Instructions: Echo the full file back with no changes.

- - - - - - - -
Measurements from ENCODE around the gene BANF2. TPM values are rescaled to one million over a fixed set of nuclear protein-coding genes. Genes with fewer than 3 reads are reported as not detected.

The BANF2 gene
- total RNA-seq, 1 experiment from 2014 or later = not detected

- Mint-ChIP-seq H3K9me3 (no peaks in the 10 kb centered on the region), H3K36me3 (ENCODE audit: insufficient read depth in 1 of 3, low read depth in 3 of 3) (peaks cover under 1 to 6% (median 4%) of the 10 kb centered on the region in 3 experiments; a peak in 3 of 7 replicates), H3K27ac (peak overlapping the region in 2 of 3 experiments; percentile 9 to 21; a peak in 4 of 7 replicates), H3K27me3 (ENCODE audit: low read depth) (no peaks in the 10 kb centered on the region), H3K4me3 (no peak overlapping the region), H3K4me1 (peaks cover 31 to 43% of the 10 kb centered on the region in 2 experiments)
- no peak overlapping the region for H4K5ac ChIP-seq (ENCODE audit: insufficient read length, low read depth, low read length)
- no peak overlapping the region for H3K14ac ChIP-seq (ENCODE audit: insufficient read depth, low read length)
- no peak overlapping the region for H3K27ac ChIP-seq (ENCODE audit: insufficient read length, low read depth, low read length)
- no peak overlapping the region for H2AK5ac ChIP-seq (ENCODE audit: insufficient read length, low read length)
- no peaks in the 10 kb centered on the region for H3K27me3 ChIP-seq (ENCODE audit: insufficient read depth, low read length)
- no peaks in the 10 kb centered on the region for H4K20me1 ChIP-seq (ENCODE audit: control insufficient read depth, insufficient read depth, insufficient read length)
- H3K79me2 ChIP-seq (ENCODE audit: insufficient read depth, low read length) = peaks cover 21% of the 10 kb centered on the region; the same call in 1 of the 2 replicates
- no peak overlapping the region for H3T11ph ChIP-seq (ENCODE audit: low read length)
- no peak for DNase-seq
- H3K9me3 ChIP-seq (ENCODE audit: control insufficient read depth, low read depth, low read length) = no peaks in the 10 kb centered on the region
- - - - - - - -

Measurements from ENCODE around the gene BANF2. TPM values are rescaled to one million over a fixed set of nuclear protein-coding genes. Genes with fewer than 3 reads are reported as not detected.

The BANF2 gene
- total RNA-seq, 1 experiment from 2014 or later = not detected

- Mint-ChIP-seq H3K9me3 (no peaks in the 10 kb centered on the region), H3K36me3 (ENCODE audit: insufficient read depth in 1 of 3, low read depth in 3 of 3) (peaks cover under 1 to 6% (median 4%) of the 10 kb centered on the region in 3 experiments; a peak in 3 of 7 replicates), H3K27ac (peak overlapping the region in 2 of 3 experiments; percentile 9 to 21; a peak in 4 of 7 replicates), H3K27me3 (ENCODE audit: low read depth) (no peaks in the 10 kb centered on the region), H3K4me3 (no peak overlapping the region), H3K4me1 (peaks cover 31 to 43% of the 10 kb centered on the region in 2 experiments)
- no peak overlapping the region for H4K5ac ChIP-seq (ENCODE audit: insufficient read length, low read depth, low read length)
- no peak overlapping the region for H3K14ac ChIP-seq (ENCODE audit: insufficient read depth, low read length)
- no peak overlapping the region for H3K27ac ChIP-seq (ENCODE audit: insufficient read length, low read depth, low read length)
- no peak overlapping the region for H2AK5ac ChIP-seq (ENCODE audit: insufficient read length, low read length)
- no peaks in the 10 kb centered on the region for H3K27me3 ChIP-seq (ENCODE audit: insufficient read depth, low read length)
- no peaks in the 10 kb centered on the region for H4K20me1 ChIP-seq (ENCODE audit: control insufficient read depth, insufficient read depth, insufficient read length)
- H3K79me2 ChIP-seq (ENCODE audit: insufficient read depth, low read length) = peaks cover 21% of the 10 kb centered on the region; the same call in 1 of the 2 replicates
- no peak overlapping the region for H3T11ph ChIP-seq (ENCODE audit: low read length)
- no peak for DNase-seq
- H3K9me3 ChIP-seq (ENCODE audit: control insufficient read depth, low read depth, low read length) = no peaks in the 10 kb centered on the region